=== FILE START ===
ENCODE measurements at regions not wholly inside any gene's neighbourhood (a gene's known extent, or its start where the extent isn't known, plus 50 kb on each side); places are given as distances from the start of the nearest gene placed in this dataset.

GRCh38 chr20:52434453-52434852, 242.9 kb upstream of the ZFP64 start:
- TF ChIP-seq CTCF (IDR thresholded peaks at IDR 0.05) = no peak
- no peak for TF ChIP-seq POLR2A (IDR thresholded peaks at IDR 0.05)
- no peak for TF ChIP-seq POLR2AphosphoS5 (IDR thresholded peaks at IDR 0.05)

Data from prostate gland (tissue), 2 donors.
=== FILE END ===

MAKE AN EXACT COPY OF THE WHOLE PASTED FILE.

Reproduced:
ENCODE measurements at regions not wholly inside any gene's neighbourhood (a gene's known extent, or its start where the extent isn't known, plus 50 kb on each side); places are given as distances from the start of the nearest gene placed in this dataset.

GRCh38 chr20:52434453-52434852, 242.9 kb upstream of the ZFP64 start:
- TF ChIP-seq CTCF (IDR thresholded peaks at IDR 0.05) = no peak
- no peak for TF ChIP-seq POLR2A (IDR thresholded peaks at IDR 0.05)
- no peak for TF ChIP-seq POLR2AphosphoS5 (IDR thresholded peaks at IDR 0.05)

Data from prostate gland (tissue), 2 donors.